The romantic aspects of fairy tales are perhaps their most familiar (and most criticised) feature. After all, the heroine who rises above misfortune and marries a prince is a plot that distinguishes many of the best-known tales, with the protagonists of ‘Cinderella’ (ATU 510A), ‘Snow White’ (ATU 709) and ‘Sleeping Beauty’ (ATU 410) all decisively putting an end to their woes by marrying Prince Charming. Criticism ranges from the fact that such heroines are largely characterised by passivity and prettiness, threatened by vindictive female counterparts and ultimately ‘saved’ by a well-heeled partner — making their potential lesson for female audiences somewhat suspect. Of course, this depends on how literally we take such tales, and how negatively we view their perceived influence, with a number of conflicting ideas raised about this point over the years. While fairy tales frequently came under attack with the emergence of the women’s movement, an important detractor asked us to think again. In two articles published in the early 1970s, Alison Lurie contended that such tales have a great deal to offer feminist thinking in terms of the powerful females at their centre, pointing out that a wider variety of heroines exist — beyond the usual suspects — and attributed the limited range of ‘classic’ tales to male editorial policies. Marcia Lieberman’s response, ‘Someday My Prince Will Come: Female Acculturation Through the Fairy Tale’ (1972), denied any progressive features.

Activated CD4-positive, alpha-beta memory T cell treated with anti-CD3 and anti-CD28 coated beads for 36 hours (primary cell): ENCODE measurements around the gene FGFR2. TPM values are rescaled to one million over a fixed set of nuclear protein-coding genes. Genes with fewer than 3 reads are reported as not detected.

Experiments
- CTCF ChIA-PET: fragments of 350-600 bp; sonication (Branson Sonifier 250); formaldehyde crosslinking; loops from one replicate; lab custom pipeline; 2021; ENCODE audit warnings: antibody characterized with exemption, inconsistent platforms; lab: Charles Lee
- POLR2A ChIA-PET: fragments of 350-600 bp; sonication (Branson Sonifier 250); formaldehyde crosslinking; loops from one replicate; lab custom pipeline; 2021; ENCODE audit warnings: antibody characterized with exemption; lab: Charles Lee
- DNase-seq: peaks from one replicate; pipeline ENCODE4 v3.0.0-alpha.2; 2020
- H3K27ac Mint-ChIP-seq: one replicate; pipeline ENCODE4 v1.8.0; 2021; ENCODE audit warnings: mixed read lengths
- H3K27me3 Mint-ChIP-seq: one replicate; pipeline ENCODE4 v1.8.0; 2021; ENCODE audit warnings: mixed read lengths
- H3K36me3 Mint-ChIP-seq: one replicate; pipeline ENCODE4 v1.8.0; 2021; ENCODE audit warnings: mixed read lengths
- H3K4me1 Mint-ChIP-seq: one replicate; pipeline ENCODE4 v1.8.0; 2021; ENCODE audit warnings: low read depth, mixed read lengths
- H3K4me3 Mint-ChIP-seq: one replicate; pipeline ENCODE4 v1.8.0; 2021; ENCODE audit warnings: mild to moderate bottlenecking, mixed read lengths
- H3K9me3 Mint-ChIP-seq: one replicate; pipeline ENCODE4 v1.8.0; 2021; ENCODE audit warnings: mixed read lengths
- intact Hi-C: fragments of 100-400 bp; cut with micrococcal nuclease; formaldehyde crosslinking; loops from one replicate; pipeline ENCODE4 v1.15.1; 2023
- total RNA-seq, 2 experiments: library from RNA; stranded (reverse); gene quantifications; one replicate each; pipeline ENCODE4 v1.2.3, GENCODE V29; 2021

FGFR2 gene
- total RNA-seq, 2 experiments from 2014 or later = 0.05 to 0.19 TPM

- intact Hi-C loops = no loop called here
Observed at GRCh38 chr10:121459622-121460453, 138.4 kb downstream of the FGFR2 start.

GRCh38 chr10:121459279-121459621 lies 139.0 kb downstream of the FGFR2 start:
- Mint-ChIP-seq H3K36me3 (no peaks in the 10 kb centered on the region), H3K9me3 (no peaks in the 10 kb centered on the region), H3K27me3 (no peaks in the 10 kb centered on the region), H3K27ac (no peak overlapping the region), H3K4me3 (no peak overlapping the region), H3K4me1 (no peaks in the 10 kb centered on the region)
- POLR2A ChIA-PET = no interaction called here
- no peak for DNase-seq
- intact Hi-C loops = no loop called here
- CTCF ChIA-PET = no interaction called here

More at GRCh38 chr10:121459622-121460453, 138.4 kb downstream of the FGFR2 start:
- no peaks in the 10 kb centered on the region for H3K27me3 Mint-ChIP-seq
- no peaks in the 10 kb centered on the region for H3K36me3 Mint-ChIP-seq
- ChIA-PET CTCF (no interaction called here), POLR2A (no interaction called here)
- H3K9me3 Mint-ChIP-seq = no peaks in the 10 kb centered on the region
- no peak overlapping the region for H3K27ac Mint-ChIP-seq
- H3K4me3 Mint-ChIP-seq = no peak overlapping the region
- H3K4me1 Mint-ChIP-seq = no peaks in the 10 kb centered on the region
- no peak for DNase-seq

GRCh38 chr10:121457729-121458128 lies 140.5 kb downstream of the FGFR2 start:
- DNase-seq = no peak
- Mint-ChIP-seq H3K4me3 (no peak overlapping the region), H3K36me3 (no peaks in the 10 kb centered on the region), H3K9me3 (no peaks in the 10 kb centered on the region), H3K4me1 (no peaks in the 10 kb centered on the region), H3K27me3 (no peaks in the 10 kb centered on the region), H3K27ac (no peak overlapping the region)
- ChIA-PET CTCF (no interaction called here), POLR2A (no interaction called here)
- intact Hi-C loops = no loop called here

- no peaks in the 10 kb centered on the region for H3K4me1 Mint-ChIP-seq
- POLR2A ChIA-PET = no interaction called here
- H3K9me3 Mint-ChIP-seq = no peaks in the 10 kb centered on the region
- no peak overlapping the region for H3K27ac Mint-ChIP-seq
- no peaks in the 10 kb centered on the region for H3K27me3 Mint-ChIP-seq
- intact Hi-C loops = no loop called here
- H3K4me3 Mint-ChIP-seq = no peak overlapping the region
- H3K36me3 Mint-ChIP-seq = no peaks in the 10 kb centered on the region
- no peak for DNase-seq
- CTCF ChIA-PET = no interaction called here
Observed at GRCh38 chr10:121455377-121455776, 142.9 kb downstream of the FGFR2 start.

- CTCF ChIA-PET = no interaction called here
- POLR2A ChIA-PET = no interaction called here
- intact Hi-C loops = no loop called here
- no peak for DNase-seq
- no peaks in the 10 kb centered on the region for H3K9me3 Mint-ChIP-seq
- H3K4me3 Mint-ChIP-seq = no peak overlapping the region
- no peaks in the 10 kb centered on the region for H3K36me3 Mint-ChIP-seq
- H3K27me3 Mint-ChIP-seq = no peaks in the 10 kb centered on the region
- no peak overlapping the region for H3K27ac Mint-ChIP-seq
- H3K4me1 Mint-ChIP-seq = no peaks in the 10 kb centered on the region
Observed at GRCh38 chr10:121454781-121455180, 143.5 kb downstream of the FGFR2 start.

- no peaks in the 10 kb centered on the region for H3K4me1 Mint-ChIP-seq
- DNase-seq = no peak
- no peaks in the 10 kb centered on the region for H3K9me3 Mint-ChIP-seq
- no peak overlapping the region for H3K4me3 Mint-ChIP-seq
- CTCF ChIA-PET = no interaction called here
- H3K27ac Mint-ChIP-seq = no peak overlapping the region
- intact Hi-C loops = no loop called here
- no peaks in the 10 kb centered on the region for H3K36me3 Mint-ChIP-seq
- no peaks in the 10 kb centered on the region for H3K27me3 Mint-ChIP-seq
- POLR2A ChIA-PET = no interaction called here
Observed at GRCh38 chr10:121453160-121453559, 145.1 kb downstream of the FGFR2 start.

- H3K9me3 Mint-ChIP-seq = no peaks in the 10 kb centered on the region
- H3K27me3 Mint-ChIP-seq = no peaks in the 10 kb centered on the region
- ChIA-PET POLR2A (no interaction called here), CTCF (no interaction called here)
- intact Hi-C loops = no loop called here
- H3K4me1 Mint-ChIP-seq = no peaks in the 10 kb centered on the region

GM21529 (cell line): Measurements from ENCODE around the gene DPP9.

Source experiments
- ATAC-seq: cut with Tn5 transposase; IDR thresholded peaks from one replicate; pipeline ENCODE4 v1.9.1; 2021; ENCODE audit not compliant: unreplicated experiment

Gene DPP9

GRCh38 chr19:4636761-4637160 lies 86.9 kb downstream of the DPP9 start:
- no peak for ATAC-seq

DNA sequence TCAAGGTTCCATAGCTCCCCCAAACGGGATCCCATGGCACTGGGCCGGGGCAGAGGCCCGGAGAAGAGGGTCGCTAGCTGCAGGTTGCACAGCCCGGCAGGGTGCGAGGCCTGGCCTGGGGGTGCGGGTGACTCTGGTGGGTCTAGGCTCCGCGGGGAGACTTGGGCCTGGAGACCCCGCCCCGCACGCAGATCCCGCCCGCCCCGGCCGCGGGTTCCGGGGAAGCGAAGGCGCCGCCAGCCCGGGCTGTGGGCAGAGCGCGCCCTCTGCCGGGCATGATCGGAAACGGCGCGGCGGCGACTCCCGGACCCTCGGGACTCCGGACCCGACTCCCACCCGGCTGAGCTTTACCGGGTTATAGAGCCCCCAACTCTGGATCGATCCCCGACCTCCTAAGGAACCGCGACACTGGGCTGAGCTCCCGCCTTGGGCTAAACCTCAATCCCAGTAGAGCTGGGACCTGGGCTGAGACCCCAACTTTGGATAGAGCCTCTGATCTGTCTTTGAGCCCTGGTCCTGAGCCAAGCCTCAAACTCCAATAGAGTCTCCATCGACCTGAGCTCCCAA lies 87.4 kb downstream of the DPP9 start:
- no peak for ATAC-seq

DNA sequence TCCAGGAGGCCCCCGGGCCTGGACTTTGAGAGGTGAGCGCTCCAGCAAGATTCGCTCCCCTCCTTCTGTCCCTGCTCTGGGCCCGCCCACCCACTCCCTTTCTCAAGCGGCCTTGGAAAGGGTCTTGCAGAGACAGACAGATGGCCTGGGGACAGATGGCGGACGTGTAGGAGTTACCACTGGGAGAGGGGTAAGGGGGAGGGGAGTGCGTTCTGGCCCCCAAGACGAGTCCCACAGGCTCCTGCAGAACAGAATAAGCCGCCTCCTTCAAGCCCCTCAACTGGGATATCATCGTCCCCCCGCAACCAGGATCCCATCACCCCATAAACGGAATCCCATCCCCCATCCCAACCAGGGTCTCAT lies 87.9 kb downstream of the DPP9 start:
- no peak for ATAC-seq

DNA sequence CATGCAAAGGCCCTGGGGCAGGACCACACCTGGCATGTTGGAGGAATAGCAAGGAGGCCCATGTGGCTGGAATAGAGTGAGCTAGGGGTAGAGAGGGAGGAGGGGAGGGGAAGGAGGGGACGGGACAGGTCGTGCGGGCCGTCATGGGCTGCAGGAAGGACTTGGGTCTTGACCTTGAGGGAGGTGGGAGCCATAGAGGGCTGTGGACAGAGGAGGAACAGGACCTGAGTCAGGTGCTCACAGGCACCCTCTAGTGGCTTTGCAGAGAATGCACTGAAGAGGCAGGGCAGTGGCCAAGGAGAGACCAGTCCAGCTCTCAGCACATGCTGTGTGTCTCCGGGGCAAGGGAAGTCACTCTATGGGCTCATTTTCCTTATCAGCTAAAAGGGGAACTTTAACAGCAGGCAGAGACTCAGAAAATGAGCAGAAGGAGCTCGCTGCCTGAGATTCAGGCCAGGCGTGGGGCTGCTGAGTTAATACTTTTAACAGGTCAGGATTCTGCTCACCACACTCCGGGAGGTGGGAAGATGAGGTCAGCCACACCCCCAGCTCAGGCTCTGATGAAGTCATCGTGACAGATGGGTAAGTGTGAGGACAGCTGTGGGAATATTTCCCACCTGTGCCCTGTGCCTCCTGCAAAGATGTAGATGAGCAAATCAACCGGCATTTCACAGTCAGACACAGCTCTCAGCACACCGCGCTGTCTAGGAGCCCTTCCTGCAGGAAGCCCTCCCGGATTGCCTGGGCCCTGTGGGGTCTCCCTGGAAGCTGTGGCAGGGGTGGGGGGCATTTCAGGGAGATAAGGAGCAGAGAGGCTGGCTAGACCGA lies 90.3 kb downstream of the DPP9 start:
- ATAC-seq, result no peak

Sue Short

2. Curses, Wishes and Amazing Transformations: Male Maturation Tales

Transformation is at the heart of many fairy tale narratives, whether it be charting a protagonist’s journey from ‘rags to riches’, witnessing a haughty princess curtail her pride, or seeing an apparent beast return to human form: changes that include astonishing makeovers, rapid social climbs, dramatic changes of heart and magical enchantments. So far, this discussion has confined itself to romantic narratives featuring female characters, noting how a number of rom-coms have updated certain fairy tale motifs. This chapter adopts a contrasting mode of inquiry by evaluating romantic concerns from a male perspective; assessing how male coming-of-age tales have been depicted on screen, and asking how certain fairy tale tropes have accordingly been revised — especially in terms of the qualities deemed most desirable in men and the tests they are given. For the most part, popular comedies are the main focus of discussion, examining the changes characters undergo and highlighting some interesting role reversals. Particularly notable is the fact that examples of male pride, vanity and egotism are routinely taken to task in what might be considered a male variant of the ‘humbled heroine’ motif, while an emphasis on compassion and kindness is overtly fostered as a positive sign of male maturation. Put simply, if Cinderella has had a modern makeover in some films, how do male ‘coming-of-age’ narratives compare?